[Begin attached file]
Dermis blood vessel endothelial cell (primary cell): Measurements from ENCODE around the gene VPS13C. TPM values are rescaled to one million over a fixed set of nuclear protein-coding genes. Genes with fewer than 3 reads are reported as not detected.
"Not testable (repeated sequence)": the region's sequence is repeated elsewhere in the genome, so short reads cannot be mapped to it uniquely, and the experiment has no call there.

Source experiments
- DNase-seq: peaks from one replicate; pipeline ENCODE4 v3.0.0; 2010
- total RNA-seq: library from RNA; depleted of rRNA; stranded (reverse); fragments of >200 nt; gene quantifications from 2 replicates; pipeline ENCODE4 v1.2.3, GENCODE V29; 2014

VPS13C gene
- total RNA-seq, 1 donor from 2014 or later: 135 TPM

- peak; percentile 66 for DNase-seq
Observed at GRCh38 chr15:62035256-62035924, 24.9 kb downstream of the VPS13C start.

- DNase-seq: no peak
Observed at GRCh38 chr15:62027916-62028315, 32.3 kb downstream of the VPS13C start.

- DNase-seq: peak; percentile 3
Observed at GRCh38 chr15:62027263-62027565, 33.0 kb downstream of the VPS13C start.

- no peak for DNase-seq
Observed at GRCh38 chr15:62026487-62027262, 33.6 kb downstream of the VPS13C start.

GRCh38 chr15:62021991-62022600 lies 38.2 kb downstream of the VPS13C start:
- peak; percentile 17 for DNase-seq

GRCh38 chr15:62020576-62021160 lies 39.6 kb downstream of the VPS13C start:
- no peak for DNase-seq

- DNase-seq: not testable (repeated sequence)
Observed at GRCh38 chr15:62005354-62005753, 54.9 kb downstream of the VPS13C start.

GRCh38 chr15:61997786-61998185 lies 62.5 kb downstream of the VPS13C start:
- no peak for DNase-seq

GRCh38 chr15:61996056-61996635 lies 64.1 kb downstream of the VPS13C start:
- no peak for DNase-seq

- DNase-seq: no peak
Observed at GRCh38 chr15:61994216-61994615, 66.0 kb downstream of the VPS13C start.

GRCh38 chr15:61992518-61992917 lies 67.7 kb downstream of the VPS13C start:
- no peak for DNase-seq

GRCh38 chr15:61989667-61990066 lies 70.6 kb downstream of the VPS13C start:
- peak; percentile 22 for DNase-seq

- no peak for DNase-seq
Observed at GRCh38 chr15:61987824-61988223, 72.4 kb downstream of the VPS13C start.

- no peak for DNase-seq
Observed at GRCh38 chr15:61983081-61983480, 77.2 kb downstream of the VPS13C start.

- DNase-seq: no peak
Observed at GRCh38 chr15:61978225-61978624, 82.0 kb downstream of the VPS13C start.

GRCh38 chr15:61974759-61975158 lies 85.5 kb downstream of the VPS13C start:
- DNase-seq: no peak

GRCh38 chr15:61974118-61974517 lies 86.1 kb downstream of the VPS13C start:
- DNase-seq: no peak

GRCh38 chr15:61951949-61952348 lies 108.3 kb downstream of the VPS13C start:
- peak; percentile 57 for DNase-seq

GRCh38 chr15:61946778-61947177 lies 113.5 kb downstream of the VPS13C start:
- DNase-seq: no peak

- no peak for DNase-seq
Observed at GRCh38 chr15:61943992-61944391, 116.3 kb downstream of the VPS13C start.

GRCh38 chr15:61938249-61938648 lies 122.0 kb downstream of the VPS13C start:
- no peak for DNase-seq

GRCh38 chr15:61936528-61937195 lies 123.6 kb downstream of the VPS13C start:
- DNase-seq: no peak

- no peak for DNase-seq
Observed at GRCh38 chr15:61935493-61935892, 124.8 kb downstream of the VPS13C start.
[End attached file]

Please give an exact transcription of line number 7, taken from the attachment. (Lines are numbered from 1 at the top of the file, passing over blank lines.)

- total RNA-seq, 1 donor from 2014 or later: 135 TPM